Chile will not be as badly affected as Haiti, despite being hit by a substantially larger earthquake, a British architectural aid charity has claimed
According to Article 25, the South American country’s tough building codes will have saved lives and prevented many structures collapsing in the catastrophic way they did on Haiti earlier this year.
A spokesman said: ‘Chile [has] a long history of earthquakes and a proven capacity to recover. The country’s ability to cope with an earthquake of this magnitude is in large part due to the country’s preparedness strategy, including a high standard of building codes which require earthquake resistant construction methods.’
The massive 8.8 magnitude earthquake hit north of coastal city Concepcion on Saturday.
The estimated death toll yesterday rose from 300 to 708 with emergency services trawling the rubble for bodies.
The spokesperson said: ‘The initial aftermath of the quake will call for search and rescue services, medical assistance, and reinstating infrastructure such as water supplies and communication networks. Should the services of Article 25 be needed we will support initiatives to rebuild affected areas.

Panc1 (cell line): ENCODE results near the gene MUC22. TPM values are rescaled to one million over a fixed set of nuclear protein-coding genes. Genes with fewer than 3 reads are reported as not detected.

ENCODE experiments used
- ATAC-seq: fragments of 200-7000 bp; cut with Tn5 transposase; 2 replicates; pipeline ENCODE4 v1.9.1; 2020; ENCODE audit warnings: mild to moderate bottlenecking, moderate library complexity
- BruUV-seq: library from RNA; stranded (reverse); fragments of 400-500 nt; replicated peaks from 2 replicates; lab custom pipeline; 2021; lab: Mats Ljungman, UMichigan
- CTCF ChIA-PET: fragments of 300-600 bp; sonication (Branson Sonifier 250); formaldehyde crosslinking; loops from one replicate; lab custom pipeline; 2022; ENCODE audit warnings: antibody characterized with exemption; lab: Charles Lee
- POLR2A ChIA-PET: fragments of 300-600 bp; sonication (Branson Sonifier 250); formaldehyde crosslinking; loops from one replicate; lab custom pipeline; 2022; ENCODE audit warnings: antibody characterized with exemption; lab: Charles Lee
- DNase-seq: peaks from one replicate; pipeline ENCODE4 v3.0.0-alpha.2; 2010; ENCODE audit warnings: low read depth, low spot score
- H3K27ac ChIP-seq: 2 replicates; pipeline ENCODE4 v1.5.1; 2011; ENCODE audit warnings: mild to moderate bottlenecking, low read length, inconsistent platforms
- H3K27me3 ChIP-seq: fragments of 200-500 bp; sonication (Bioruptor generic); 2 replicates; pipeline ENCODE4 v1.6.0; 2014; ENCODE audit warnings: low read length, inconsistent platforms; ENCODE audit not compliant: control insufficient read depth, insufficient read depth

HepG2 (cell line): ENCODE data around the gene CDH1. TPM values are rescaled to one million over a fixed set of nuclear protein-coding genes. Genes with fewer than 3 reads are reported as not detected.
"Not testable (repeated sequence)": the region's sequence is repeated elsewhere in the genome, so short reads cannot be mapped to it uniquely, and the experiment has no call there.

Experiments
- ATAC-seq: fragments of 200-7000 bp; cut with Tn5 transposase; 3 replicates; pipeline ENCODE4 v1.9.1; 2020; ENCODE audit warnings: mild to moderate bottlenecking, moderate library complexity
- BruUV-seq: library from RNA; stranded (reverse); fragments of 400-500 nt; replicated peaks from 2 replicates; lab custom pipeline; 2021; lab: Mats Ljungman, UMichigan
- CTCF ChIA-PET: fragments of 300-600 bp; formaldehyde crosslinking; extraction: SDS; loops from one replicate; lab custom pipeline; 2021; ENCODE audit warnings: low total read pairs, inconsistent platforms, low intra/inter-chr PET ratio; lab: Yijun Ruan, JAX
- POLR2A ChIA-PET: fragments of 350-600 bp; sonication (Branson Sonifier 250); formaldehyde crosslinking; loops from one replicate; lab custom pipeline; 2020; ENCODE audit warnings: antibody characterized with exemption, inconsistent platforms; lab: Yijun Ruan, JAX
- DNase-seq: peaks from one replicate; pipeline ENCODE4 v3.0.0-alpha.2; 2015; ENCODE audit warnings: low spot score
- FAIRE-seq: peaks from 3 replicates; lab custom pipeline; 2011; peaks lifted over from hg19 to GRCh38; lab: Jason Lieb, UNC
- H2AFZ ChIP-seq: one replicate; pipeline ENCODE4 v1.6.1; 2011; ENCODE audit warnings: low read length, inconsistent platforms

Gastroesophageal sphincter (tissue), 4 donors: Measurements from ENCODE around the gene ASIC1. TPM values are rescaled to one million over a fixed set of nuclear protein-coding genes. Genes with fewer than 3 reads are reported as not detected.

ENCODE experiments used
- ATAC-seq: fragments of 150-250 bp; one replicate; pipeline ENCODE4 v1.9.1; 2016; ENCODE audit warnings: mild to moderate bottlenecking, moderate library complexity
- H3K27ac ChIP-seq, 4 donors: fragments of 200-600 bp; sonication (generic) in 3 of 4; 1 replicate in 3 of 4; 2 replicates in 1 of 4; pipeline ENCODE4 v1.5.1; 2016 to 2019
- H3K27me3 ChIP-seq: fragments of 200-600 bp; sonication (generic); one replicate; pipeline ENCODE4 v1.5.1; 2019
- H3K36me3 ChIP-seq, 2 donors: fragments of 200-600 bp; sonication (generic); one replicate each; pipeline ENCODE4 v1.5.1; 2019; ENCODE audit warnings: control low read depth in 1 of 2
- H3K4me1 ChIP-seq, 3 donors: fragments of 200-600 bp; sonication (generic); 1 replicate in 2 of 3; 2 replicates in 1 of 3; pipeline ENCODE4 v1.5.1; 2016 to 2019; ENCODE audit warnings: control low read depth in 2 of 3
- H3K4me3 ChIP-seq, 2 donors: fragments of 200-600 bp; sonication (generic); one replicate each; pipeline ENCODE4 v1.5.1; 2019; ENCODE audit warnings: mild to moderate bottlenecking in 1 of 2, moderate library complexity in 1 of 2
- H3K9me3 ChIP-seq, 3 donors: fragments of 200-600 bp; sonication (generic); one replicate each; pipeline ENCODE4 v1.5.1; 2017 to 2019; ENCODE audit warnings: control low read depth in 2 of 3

‘Despite being of a higher magnitude than the devastating earthquake in Haiti earlier this year, Chile’s preparedness, combined with the fact that the quake struck offshore [in the Pacific] and at a considerable depth under the earth’s surface, marks the stark difference in human and structural impact between this and Haiti’s earthquake.’
On 12 January a 7.0 magnitude quake killed over 200,000 on the island-nation of Haiti.
Article 25 issued an immediate response calling on architects to aid the victims of the earthquake.
Next week with Outreach International the charity will start rebuilding over 20 Haitian schools now flattened. Their team includes Article 25 director Robin Cross, project manager Melissa Arcand and structural engineer Franck Robert from Buro Happold.